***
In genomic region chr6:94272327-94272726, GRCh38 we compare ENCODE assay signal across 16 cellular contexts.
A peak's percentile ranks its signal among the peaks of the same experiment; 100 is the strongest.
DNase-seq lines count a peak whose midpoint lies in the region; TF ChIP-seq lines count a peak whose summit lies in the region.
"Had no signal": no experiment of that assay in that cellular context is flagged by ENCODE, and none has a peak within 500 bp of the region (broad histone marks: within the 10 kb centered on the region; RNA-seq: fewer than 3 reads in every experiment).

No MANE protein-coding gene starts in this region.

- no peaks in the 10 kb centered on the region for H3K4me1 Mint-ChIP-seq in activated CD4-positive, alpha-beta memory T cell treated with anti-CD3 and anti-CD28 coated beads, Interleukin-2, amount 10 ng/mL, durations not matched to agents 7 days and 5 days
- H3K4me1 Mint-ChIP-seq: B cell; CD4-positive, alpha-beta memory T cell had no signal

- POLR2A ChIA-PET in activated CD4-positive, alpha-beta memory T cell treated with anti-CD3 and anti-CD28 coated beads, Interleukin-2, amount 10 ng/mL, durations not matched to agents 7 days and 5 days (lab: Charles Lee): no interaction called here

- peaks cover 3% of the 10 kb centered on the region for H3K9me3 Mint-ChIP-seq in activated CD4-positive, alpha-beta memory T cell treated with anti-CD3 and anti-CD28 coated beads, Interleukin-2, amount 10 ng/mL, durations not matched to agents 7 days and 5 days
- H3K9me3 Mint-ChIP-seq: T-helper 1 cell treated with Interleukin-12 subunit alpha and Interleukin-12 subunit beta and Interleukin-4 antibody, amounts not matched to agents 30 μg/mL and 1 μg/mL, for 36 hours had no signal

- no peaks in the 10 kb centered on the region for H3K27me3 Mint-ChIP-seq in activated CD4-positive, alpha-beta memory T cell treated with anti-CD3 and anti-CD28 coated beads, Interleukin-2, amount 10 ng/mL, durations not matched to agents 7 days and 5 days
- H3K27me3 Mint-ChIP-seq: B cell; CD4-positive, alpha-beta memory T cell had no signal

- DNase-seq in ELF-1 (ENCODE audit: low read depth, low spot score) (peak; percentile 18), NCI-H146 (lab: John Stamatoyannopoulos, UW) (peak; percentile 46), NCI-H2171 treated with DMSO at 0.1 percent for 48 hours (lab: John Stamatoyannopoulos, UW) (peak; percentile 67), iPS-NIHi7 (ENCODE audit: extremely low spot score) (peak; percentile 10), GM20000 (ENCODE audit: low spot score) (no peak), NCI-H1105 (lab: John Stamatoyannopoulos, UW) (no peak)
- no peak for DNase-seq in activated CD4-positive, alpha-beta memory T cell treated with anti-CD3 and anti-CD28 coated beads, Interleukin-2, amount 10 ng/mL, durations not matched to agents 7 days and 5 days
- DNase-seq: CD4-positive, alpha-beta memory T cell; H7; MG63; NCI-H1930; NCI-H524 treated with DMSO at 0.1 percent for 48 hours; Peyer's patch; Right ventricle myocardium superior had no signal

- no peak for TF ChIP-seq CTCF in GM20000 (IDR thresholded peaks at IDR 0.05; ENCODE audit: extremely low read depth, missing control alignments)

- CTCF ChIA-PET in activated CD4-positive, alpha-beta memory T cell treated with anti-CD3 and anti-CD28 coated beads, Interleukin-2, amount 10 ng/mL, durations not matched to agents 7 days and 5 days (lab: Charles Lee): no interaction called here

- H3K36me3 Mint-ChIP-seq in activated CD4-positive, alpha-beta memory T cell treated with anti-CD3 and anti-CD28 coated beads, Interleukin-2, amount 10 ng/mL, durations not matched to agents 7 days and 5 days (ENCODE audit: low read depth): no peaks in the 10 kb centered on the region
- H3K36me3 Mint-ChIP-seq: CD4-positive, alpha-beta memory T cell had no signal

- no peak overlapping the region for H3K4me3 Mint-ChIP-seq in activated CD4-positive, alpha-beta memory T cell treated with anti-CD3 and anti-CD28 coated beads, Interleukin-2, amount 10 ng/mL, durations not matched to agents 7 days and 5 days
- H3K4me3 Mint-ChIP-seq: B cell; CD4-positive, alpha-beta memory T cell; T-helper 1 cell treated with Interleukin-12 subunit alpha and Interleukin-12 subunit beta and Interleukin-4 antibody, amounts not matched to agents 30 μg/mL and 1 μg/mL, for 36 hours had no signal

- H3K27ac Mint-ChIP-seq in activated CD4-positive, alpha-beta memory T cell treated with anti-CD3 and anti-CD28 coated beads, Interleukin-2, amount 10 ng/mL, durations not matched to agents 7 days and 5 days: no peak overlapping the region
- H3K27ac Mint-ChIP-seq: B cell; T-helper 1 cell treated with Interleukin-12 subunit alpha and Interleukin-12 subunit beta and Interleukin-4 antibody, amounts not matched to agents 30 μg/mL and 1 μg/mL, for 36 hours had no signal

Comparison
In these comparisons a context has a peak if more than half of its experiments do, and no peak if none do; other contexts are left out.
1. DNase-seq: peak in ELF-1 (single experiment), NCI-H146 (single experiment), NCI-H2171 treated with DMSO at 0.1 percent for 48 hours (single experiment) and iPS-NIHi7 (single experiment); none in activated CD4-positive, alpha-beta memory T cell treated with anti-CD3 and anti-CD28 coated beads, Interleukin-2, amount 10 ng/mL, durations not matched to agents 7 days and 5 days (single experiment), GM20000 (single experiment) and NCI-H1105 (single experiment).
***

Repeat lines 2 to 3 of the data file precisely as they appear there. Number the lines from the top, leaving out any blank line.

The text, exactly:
A peak's percentile ranks its signal among the peaks of the same experiment; 100 is the strongest.
DNase-seq lines count a peak whose midpoint lies in the region; TF ChIP-seq lines count a peak whose summit lies in the region.